Excuse me, could you tell me whether you pronounce the 50th state Ha-wah-ee or Ha-vah-ee?
I have always thought of Hawaii that way—in flashes, a one-liner. Say Hawaii to anyone and sudden brief images wash over him: undulating grass skirts, Waikiki, Haleloke doing the hula on
, Arthur Godfrey strumming the ukulele, Duke Kawhatshisname swimming, From Here to Eternity, surfing, leis and Sugarloaf—which is actually in Rio de Janeiro, but which I have always confused with Diamond Head, which looms over Honolulu. Never mind; you get the picture. Aloha.
It is not surprising that Hawaii is so popular. At a time when theme parks are all the rage, Hawaii is the biggest theme park in the world. Theme parks are amusement parks with an identifying gimmick. To wit, Disney World, or Opryland in Nashville, which celebrates country music. Nashville itself used to perform this function, but now Opryland has been built to pull it off, with an entrance fee. Ultimately, there will be the ultimate theme park, Worldland: the African veldt will be over here, and hard by it, separated by a replica of the Berlin Wall, will be The Best of Westminster Abbey. Worldland will be ideal for Americans because no one will have to worry about going anywhere to see the world, or about un-English tongues, un-American currency and "the water."
In the meantime, Hawaii is the best we have of theme parks. Aloha.
Hawaii, you see, is perfect. Officially it is every bit as American as Evansville, Ind. or Greater San Jose—those little beige people can vote and get into Diners Club, just like you and me. But it doesn't seem American. Hey, present company excepted, not really. The people are different sizes and colors and they wear funny clothes. There's a toy language and live volcanoes and special music being played all the time. I took my first trip to Hawaii well before Christmas, but I always felt it was Christmas because Hawaiian music is played constantly, like Christmas carols in season. Aloha.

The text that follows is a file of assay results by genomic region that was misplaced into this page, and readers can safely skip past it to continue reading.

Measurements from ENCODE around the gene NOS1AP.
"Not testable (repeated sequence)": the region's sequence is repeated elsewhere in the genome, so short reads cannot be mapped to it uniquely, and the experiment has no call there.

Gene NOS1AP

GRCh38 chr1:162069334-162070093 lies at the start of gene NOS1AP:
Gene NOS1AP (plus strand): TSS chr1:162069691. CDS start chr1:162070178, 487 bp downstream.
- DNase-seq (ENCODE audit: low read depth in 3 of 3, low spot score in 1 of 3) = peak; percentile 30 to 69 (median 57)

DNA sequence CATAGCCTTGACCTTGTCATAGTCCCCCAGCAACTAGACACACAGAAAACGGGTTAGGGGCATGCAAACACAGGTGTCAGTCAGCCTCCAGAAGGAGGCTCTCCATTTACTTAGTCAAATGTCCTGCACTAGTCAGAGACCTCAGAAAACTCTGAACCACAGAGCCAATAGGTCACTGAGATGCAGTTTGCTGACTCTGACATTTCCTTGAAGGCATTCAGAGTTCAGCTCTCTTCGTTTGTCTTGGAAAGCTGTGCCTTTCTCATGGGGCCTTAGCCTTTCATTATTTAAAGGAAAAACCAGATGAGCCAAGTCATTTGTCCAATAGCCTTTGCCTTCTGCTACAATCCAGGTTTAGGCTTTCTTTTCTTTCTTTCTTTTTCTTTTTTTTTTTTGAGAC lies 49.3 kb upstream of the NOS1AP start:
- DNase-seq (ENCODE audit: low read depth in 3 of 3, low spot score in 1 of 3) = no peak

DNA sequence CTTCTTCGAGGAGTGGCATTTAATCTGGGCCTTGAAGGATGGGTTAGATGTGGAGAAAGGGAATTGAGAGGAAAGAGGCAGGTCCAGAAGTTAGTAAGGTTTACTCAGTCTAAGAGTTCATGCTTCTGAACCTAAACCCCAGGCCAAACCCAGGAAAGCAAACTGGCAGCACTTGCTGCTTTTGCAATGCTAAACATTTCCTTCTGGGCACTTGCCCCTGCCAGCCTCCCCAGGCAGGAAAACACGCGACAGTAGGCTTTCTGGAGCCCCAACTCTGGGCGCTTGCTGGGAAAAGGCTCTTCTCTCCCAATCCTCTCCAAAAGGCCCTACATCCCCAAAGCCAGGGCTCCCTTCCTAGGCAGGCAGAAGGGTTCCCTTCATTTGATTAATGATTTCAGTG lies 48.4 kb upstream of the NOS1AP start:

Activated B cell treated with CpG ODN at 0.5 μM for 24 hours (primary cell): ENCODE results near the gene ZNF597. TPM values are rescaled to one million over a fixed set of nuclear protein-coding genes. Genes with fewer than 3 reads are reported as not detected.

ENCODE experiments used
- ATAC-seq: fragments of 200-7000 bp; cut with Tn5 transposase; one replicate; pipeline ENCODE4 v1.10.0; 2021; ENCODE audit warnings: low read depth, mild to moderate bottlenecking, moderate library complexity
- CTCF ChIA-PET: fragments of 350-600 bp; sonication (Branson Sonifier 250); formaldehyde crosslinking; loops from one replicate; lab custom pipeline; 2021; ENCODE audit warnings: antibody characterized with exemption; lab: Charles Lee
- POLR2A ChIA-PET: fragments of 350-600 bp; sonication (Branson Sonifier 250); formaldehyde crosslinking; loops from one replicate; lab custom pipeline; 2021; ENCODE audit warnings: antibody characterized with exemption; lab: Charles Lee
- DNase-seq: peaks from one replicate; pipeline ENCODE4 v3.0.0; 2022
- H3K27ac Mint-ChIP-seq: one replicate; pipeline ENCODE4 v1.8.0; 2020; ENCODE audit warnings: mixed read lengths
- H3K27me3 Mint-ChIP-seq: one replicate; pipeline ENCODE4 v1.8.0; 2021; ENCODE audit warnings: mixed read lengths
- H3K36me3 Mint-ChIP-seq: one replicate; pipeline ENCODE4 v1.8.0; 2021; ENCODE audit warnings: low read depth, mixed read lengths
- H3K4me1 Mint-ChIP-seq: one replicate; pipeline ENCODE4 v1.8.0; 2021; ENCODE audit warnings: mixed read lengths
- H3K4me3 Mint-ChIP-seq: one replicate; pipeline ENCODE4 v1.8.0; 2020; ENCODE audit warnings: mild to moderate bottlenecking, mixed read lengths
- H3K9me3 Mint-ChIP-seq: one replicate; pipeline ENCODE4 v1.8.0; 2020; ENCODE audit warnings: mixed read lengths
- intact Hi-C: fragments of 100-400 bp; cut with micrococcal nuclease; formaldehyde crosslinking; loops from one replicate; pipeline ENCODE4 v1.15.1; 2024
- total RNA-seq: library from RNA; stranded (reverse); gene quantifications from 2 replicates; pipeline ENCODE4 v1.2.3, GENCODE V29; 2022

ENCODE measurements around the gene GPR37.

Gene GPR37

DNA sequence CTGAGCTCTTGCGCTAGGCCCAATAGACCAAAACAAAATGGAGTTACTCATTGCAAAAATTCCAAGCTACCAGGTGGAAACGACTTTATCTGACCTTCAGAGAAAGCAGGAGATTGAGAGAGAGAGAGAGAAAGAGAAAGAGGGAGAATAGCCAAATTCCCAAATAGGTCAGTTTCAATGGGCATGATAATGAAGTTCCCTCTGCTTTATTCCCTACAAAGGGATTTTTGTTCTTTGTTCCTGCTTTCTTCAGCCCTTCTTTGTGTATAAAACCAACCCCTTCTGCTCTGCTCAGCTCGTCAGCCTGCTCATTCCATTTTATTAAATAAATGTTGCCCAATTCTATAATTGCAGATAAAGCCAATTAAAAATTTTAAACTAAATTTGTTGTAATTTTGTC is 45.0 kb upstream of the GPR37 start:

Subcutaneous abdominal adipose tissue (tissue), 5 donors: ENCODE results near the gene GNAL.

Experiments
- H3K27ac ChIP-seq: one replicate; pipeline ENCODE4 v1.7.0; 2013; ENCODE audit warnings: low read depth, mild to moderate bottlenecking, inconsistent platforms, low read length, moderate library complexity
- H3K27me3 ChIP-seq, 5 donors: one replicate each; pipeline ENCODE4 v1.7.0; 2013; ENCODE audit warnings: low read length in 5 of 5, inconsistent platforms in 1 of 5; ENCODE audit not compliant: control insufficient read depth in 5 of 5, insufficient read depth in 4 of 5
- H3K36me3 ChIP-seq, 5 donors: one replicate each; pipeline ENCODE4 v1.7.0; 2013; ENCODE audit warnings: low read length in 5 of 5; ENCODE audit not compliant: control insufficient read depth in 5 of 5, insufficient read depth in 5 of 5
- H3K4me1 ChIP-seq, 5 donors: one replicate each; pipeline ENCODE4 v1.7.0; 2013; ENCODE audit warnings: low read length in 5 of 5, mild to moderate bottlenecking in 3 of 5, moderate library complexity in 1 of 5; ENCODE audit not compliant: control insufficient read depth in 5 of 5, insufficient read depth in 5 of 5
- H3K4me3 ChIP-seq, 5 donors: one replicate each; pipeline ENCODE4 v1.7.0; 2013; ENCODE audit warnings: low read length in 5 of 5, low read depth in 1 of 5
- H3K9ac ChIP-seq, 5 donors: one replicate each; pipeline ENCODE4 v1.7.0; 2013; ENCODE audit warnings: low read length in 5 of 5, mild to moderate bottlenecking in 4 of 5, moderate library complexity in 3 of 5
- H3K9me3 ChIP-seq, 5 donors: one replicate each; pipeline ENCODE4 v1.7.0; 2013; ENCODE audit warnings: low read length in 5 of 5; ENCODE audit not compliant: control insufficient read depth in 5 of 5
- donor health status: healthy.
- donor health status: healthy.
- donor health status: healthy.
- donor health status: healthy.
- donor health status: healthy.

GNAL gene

It is all indoctrination, which we undergo at the age of channelization, which is when we learn to recognize 1 through 13. By the time anyone actually arrives at Hawaii, the place is already constructed in the mind. It is propaganda. "Hey, we been working at this for 50 years," says the Hawaiian Visitors Bureau man, with a devilish smile. That which has lain in the mind for years is brought to a fever pitch by the airlines even before you arrive. Departure lounges, thousands of miles away, are done up in Hawaiian decor. The stewardesses wear Hawaiian muumuus, the stewards aloha shirts. There are Hawaiian place mats, Hawaiian pineapples, something dreadful named Aloha Punch. There is, of course, Hawaiian music. There are macadamia nuts. On United, you are given seven, in the same sort of triangular packet that usually contains a "non-dairy creamer," whatever, pray God, that may be. I love macadamia nuts, but just for the record, do not travel to Hawaii under the impression you can load up on them there cheaply. If anything, macadamia nuts cost even more in Hawaii. Aloha.
Even on the plane they start saying aloha. The only thing in Hawaii that comes cheap is aloha. If you have any sensitivity, you will come to shudder at those three little syllables. But it is a magic word, the key to the kingdom, the ticket to all the rides in the theme park, to Waikiki and luaus and Don Ho, to Mai Tais, the hula and Sugarloaf. In the old days aloha had help. It had the leis, which everybody got right after the boat docked, and you threw coins in the water for the "natives" to pretend to retrieve. But now, the boats are gone, the jumbo jets disgorge tourists at a dizzying rate, and the only ones who rate leis are members of tourist groups who are prepaid. Aloha.